30 review for Powder Wars: The Supergrass who Brought Down Britain's Biggest Drug Dealers

  1. 4 out of 5

    Jane Long

    Was given this, didn't know much about it, and, as it was a short book, thought I'd give it a go. Wasn't a bad start, but as I read on, it was just the same ol same ol again and again. I got bored and was thankful when I got to the end. Was given this, didn't know much about it, and, as it was a short book, thought I'd give it a go. Wasn't a bad start, but as I read on, it was just the same ol same ol again and again. I got bored and was thankful when I got to the end.

  2. 5 out of 5

    Mart

    It was alright I've read a lot of these story s in previous books so.....same old same old. Try find something new to Wright about It was alright I've read a lot of these story s in previous books so.....same old same old. Try find something new to Wright about

  3. 4 out of 5

    mekhala

    It was well written and eye-opening.

  4. 5 out of 5

    Ashley

    A gritty account of growing up as a member of one of Liverpool's crime families. Paul Grimes steps you through his (I stress his) account of being a career criminal. From shop lifting in Bootle to nationwide drug importing, Grimes crossed paths with the likes of Curtis Warren and John Hasse, later putting them away when he turned grass due to his son dying of an overdose. This book is split into two with Graham Johnson giving background information to Grimes' first-person account. The book is a go A gritty account of growing up as a member of one of Liverpool's crime families. Paul Grimes steps you through his (I stress his) account of being a career criminal. From shop lifting in Bootle to nationwide drug importing, Grimes crossed paths with the likes of Curtis Warren and John Hasse, later putting them away when he turned grass due to his son dying of an overdose. This book is split into two with Graham Johnson giving background information to Grimes' first-person account. The book is a good read, however it's ruined by Grimes' poor justification for turning "grass" (informer). He happy laughs off attacking people with claw hammers and throwing people out of cars but preaches that those who sell drugs are the scum of the earth. Such hypocrisy is comical.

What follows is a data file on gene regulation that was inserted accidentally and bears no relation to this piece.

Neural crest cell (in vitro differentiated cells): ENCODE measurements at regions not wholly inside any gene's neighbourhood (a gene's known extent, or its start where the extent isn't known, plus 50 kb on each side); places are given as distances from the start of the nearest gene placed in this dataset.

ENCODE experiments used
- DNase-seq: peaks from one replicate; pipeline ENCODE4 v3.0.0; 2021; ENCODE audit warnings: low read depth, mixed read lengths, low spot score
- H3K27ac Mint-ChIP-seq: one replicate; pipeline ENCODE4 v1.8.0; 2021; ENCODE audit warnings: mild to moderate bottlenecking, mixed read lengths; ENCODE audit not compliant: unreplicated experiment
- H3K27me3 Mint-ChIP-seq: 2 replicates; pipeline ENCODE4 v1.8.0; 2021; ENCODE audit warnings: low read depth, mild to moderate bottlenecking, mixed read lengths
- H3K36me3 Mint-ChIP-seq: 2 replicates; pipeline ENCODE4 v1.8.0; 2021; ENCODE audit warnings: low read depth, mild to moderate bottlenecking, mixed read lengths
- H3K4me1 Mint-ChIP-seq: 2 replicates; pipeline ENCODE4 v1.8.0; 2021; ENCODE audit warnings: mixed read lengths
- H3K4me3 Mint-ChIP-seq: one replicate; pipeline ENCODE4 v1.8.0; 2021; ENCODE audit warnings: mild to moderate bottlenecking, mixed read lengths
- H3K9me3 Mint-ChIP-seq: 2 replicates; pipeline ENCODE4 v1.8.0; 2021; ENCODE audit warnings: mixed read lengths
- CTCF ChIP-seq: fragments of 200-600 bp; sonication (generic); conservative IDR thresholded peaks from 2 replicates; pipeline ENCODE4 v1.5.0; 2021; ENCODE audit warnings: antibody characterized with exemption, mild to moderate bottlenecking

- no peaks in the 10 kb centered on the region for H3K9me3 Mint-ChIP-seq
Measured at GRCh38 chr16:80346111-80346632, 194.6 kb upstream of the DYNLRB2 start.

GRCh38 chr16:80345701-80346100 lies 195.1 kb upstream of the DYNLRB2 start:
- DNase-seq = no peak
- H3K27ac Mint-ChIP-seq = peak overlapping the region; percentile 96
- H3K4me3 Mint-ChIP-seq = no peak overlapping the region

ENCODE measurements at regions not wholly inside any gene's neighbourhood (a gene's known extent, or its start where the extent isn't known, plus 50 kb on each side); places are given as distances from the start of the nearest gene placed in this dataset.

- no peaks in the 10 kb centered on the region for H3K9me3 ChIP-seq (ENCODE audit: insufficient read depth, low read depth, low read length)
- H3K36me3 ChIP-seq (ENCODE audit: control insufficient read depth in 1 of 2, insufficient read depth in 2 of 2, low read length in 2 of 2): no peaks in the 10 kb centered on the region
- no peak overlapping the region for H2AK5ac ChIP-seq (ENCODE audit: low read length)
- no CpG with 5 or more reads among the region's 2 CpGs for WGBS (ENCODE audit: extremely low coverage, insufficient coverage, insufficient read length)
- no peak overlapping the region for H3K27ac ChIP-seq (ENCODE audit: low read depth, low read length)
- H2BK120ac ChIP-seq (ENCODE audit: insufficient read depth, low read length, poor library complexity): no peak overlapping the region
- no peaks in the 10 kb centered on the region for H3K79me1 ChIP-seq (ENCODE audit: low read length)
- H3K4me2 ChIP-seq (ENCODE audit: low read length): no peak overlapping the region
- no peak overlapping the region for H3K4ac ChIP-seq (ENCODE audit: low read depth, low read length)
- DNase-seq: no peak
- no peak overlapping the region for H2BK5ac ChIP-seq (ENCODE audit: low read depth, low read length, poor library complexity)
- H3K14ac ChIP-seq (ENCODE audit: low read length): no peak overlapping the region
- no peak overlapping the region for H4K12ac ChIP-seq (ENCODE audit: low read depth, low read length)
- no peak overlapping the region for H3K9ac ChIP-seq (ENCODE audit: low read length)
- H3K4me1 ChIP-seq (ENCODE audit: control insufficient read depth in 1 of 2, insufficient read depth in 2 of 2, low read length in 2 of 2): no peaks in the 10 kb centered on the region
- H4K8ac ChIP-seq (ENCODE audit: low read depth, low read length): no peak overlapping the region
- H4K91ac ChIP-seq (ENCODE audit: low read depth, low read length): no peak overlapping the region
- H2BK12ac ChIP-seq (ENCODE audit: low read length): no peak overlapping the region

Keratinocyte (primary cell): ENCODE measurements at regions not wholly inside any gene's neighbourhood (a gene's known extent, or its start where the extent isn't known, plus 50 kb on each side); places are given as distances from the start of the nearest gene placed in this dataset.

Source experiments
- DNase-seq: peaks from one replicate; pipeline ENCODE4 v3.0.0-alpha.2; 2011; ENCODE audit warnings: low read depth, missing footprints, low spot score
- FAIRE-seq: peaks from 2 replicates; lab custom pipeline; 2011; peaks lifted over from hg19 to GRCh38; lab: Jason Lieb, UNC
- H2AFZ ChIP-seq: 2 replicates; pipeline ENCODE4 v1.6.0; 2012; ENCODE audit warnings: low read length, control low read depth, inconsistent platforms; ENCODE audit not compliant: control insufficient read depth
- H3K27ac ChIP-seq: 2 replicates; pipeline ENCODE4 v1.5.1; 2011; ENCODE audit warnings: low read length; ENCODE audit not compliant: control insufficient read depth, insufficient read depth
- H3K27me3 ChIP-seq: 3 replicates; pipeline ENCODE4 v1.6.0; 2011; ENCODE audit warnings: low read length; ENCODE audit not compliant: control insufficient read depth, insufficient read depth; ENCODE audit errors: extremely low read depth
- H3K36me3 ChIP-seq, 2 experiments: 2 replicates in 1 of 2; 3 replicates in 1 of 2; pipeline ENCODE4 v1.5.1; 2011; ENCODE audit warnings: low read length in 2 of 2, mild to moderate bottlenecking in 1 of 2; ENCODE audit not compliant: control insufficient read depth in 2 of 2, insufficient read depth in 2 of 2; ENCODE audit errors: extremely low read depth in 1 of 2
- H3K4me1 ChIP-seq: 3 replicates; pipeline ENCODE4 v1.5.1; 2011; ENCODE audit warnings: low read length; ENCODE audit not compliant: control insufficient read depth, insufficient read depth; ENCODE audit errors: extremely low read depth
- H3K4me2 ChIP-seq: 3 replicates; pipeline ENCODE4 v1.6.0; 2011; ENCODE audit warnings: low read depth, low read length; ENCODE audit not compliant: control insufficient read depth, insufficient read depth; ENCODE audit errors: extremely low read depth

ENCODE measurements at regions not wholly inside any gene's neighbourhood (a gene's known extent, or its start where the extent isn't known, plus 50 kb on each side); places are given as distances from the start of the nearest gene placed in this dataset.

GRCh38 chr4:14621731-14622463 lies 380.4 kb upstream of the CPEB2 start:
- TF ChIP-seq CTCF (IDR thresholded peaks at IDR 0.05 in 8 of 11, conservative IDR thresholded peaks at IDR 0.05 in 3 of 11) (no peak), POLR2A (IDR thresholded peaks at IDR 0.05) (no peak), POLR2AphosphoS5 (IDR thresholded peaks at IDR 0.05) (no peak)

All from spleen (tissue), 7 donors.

5. 4 out of 5

    Bill

    A powerful true account of organised crime in Liverpool.

  6. 5 out of 5

    Ian Fiddes

    9/10. A fascinating read. Got through this one very quickly.

  7. 5 out of 5

    Andy Sutcliffe

    Read this book some years ago and could not put it down. Opens your ryes and confirms your suspicions of the gangland culture operating in Liverpool.

  8. 5 out of 5

    Martin Morris

    £3 from HMV. Worth a read I suppose. Nothing in it that wasn't covered in McIntyres Underworld. £3 from HMV. Worth a read I suppose. Nothing in it that wasn't covered in McIntyres Underworld.

  9. 4 out of 5

    Joe

    Good account of Liverpool Gangster turning against major drug dealer.

  10. 5 out of 5

    David Harper

  11. 4 out of 5

    Douglas Ritchie

  12. 4 out of 5

    elaine garratty

  13. 4 out of 5

    Stephen Mears

  14. 5 out of 5

    Jacqueline Rimington-stoll

  15. 5 out of 5

    Lesley

  16. 4 out of 5

    Damien

  17. 5 out of 5

    Steve Downes

  18. 5 out of 5

    Denise Bennett

  19. 5 out of 5

    Neil

  20. 4 out of 5

    Carl Keating

  21. 5 out of 5

    Marrion

  22. 4 out of 5

    Aaron Howlett

  23. 4 out of 5

    Richard Hickson

  24. 5 out of 5

    John Moran

  25. 5 out of 5

    Emma Goble

  26. 4 out of 5

    Ben

  27. 5 out of 5

    Oli May

  28. 5 out of 5

    Jenny

  29. 4 out of 5

    Rué Charles

  30. 5 out of 5

    James Mason